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Interview: Rear Adm. John P. Neagley

Deputy Commander, Fleet Readiness Space and Naval Warfare Systems Command



Lundquist: Tell me what the SPAWAR Fleet Readiness Directorate (FRD) does?

Rear Adm. John P. Neagley: We are a single point of contact with the fleet. We help them reach back into the incredible resources and services that we can provide to them to better support them. I have three lines of operation: fleet support, which includes all the in-service support for C4I equipment, engineering agents for any kind of CASREP response and any other kind of support that they may need. I have the installation crews who do all the C4I modernization execution, including all equipment installations like Navy Multi-band Terminals (NMT), Consolidated Afloat Networks and Enterprise Services (CANES) and Automated Distributed Networking System (ADNS) on board our service platforms. My third line of operation is Data Center Consolidation, which includes a team tasked with consolidating all the different Navy data centers into three Navy enterprise data centers across the country.

CANES is a way to introduce some networks across the fleet, and it’s going to be instantiated on most of the ships out there. Our approach to protecting networks will be similar, whether it’s CANES or TSCE, or something similar.

Our strategy has been to deliver capabilities to the fleet, while at the same time reducing the variants of all the C4I systems we have out there, so NMT, ADNS, Commercial Broadband Satellite Program (CBSP) and CANES are fundamental to capability; we want to deliver that capability all at once in order to reduce the number of disparate systems out there. It will be easier to maintain, to train to, and by driving variants out, you can improve your ability to support those systems and, thus, improve operational readiness in the long term. What we’re doing right now is delivering the capability and installation of the systems. PEO C41 does the planning, research and development and delivery of those programs. We also coordinate with the other shipboard modernization entities, like Sea 21 and the Regional Maintenance Centers, to do the advanced planning. Our Afloat Installation Teams will then do the execution of those installations on the waterfront.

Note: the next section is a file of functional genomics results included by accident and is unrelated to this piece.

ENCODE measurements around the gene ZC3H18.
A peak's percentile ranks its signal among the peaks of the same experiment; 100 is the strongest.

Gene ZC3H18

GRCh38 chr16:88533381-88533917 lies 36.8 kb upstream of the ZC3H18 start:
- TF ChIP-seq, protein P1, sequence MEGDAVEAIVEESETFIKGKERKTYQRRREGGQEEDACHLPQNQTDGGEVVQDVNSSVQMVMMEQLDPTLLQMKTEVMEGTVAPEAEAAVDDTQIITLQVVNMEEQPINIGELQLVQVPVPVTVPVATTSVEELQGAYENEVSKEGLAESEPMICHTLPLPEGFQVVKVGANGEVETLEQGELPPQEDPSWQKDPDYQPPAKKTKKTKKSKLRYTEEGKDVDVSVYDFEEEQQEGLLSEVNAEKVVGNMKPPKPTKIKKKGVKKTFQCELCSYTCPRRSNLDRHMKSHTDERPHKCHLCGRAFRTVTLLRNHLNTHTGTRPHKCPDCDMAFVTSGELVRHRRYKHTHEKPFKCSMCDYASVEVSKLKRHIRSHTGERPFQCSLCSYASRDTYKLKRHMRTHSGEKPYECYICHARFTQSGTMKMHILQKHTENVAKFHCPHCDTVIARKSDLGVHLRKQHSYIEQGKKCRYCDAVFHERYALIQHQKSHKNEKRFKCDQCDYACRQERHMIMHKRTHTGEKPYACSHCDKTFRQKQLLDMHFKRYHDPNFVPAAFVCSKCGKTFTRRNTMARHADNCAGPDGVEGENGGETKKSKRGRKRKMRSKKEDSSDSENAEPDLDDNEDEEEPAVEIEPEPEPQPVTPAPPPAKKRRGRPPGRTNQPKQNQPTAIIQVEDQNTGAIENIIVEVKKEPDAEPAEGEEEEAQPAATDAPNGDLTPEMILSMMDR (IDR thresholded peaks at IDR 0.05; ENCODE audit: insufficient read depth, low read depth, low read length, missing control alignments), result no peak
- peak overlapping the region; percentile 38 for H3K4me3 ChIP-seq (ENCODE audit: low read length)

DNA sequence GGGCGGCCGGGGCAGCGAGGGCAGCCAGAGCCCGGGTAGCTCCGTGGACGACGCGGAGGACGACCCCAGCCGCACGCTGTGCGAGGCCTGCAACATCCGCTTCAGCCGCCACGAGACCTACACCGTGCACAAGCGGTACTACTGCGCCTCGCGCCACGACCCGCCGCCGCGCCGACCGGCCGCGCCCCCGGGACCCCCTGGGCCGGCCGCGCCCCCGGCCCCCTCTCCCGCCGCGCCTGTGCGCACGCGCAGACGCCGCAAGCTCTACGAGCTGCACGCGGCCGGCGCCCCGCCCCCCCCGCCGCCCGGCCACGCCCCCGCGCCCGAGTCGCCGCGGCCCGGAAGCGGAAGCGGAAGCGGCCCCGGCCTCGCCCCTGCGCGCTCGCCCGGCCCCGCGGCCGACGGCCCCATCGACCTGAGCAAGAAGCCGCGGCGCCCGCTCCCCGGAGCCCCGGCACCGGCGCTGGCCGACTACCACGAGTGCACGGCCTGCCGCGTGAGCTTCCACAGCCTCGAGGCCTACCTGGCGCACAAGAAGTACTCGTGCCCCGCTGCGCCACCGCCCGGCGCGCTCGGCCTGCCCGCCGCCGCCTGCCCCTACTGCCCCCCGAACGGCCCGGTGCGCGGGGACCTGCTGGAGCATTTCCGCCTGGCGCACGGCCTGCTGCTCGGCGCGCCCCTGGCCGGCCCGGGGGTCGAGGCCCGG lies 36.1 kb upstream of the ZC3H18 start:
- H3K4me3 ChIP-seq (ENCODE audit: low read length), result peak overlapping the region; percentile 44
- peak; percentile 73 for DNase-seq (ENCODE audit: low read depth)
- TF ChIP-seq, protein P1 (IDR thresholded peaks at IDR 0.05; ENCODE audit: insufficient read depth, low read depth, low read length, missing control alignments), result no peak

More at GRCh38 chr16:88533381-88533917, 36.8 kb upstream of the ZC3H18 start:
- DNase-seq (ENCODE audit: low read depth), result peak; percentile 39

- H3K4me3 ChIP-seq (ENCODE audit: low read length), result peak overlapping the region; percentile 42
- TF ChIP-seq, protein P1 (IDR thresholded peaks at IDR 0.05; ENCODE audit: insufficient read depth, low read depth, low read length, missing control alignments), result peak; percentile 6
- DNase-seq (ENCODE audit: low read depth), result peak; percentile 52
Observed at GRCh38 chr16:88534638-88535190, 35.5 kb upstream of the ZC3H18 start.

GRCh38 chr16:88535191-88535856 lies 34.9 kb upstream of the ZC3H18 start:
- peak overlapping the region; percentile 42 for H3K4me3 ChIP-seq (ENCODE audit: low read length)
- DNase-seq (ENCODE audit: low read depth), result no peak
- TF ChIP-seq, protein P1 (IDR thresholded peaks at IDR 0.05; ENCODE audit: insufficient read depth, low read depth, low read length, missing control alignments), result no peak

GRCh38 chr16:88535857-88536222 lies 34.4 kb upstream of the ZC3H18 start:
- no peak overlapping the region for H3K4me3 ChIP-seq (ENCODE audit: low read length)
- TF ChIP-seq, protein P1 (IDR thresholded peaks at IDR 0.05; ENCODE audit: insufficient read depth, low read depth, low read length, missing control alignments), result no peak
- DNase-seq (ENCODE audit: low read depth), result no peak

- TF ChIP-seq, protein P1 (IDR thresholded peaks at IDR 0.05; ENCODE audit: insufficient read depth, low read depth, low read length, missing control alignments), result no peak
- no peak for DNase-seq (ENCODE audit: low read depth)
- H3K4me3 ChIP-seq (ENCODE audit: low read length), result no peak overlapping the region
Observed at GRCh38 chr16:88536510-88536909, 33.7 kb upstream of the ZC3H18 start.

Lundquist: There must be a lot of coordination, because if you’re doing it in the middle of an availability, there are other things coming and going. Obviously, you don’t want to put something up on the bulkhead that’s going to be torn down in a week.

Neagley: We are disciplined in the process. We are not unique in the way we do modernization. We follow the Navy Modernization Planning (NMP) process and integrate our work at all the appropriate milestones, along with the combat systems and hull, mechanical and electrical work in that modernization package. We make sure that we are part of that process. Our challenge is that the baud rate at which you do C4I modernization is a little bit quicker than some of those other activities. We try—on a day-to-day basis—to get the latest capability out there as quickly as we can, while still meeting all the planning milestones that are required to get into an availability and execute it smartly. We update things fairly quickly in C4I. The program offices have different versions or mods, so we try to take that work and make sure that we align it with the right avail and get the right level of maturity on-board the ship so that it’s fully ready to go. That’s the kind of the balance that is probably unique to C4I. We have a speed-to-capability process that enables us to put stuff on very quickly for a particular exercise, contingency, or to meet an emergent requirement. This is usually accomplished by following the NMP process.